In Western Europe, officials say many operations conducted by agents of the Russian government go unnoticed or unreported. “The Russian security services themselves—not only the military, civilian and police, but also their proxies because they use a lot of proxies—are currently very, very active in the Western world,” says Arnaud Danjean, who previously served in the French military intelligence agency and now chairs the Subcommittee on Security and Defense at the Strasbourg-based European Parliament. Though Danjean had not been aware of the specific attack against Ibragimov, he says it would hardly be a novelty for Russia. “When you have a former KGB [agent] as the head of state, it is no surprise that you have these things occurring.”
The abduction in Strasbourg may not have been the first time Ibragimov had been a target for Russian operatives or people loyal to the Kremlin. In the spring of 2009, Ibragimov says, a lawyer with ties to the state’s prosecutor’s office in Paris gave him an investigative report written by a French prosecutor that describes an apparent attempt to kill Ibragimov that year. The report, whose authenticity was confirmed to TIME by a Ministry of Justice official whose name appears on the document, indicates that the French police had discovered and prevented a Russian-linked plot to kill several political refugees from Chechnya on French soil.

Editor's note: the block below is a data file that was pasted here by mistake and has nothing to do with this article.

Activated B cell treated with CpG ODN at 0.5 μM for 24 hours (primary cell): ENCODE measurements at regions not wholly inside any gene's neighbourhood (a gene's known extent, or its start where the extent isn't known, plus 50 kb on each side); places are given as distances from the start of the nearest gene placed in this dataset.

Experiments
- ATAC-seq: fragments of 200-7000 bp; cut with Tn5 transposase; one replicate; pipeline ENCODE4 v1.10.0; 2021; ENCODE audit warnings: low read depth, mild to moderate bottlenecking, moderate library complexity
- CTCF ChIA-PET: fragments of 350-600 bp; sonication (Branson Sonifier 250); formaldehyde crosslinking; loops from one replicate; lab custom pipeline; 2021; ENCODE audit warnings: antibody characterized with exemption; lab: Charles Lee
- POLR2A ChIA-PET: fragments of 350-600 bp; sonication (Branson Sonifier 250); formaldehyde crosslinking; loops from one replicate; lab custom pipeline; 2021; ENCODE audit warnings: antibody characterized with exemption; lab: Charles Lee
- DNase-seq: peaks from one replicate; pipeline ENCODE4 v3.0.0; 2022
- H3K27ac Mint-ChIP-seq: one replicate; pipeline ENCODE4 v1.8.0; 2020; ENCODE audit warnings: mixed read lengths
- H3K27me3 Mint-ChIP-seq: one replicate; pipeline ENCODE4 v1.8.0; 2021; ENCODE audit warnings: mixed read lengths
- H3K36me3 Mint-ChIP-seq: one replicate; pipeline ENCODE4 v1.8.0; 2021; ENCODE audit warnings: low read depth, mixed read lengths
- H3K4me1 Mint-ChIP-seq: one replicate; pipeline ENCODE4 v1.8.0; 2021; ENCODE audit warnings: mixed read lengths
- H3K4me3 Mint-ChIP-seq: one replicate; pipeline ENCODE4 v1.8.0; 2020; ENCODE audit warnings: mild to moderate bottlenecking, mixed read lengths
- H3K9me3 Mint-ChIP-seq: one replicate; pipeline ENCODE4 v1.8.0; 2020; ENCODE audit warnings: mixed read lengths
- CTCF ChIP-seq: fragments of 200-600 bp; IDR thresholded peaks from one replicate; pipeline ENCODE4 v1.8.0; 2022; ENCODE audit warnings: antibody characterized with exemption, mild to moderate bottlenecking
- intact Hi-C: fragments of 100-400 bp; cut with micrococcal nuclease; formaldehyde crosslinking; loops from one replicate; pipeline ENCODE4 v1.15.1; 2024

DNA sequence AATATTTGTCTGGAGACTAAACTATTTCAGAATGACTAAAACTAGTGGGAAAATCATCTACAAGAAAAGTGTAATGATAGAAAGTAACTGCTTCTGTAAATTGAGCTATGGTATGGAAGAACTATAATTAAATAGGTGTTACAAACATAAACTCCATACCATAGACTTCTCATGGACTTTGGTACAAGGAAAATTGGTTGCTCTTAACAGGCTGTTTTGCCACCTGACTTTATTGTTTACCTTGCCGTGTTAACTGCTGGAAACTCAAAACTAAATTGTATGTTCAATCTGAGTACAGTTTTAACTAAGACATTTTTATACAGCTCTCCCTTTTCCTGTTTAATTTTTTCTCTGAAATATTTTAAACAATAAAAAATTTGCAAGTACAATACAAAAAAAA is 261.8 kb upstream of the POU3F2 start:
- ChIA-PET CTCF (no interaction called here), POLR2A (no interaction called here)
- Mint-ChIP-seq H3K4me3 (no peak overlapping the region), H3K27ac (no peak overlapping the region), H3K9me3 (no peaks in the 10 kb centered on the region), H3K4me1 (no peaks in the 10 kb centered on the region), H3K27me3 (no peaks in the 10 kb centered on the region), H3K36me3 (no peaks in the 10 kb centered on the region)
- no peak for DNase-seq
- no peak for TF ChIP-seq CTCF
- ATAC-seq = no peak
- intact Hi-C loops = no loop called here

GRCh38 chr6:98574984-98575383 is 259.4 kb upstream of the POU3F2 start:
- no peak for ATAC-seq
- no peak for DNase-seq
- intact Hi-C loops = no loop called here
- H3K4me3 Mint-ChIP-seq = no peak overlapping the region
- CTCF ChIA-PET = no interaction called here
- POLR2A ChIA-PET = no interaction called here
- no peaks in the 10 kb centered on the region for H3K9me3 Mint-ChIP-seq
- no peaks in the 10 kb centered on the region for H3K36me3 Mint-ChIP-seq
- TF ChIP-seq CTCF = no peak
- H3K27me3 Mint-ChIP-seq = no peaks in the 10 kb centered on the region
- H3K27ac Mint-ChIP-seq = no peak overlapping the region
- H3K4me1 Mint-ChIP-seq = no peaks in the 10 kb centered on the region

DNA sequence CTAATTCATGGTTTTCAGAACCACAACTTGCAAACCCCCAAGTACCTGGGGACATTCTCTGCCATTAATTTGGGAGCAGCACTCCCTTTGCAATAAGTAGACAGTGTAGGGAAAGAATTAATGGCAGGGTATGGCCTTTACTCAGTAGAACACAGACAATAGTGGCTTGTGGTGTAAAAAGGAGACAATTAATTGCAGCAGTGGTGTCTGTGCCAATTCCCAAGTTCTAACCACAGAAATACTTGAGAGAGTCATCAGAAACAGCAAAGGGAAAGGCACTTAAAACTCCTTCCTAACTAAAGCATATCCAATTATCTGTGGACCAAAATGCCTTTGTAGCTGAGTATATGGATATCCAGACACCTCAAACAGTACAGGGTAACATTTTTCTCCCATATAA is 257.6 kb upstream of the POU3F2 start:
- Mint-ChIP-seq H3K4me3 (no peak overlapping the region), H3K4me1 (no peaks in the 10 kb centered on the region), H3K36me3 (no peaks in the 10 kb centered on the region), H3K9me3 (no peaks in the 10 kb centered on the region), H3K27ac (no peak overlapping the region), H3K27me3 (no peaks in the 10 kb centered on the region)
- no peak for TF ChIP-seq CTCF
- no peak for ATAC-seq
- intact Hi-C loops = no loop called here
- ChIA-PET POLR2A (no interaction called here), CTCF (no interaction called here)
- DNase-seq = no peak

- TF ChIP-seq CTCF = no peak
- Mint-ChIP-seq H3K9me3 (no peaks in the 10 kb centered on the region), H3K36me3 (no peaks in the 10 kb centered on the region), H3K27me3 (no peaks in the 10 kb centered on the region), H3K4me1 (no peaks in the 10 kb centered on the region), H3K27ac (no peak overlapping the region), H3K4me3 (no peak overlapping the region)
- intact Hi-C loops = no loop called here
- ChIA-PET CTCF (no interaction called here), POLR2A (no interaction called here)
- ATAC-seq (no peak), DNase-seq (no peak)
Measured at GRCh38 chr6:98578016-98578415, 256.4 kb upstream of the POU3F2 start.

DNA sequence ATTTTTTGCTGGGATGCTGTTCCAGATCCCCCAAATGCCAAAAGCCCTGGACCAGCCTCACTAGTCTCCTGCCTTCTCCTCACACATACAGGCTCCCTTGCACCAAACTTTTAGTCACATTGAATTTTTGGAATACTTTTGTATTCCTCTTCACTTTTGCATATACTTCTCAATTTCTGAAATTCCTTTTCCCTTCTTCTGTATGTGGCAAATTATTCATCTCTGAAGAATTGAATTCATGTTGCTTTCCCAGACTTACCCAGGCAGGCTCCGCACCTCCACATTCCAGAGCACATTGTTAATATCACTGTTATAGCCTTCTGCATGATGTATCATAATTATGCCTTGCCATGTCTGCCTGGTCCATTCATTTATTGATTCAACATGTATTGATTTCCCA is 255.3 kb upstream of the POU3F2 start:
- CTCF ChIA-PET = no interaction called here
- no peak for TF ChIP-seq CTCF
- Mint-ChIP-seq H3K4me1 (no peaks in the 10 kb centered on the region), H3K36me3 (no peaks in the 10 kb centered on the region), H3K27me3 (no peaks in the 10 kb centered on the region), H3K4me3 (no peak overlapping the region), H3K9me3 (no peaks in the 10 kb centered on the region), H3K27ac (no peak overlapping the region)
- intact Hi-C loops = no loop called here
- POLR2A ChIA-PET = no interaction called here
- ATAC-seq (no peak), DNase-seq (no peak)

According to the report, which was written as a request to authorities in Turkey for information on a suspect, French investigators believed that the group of assassins could have traveled from Russia through Belarus and into the European Union to kill Ibragimov and several other “opponents” in France.
The document also states that in early March of that year, the counterterrorism section of the Paris prosecutor’s office opened a preliminary inquiry into the assassination plot against Ibragimov, seeking to “identify the team of killers, as well as any logistical support they could receive in order to carry out their deadly activities on French territory.” (French officials declined to comment on the outcome of the probe.)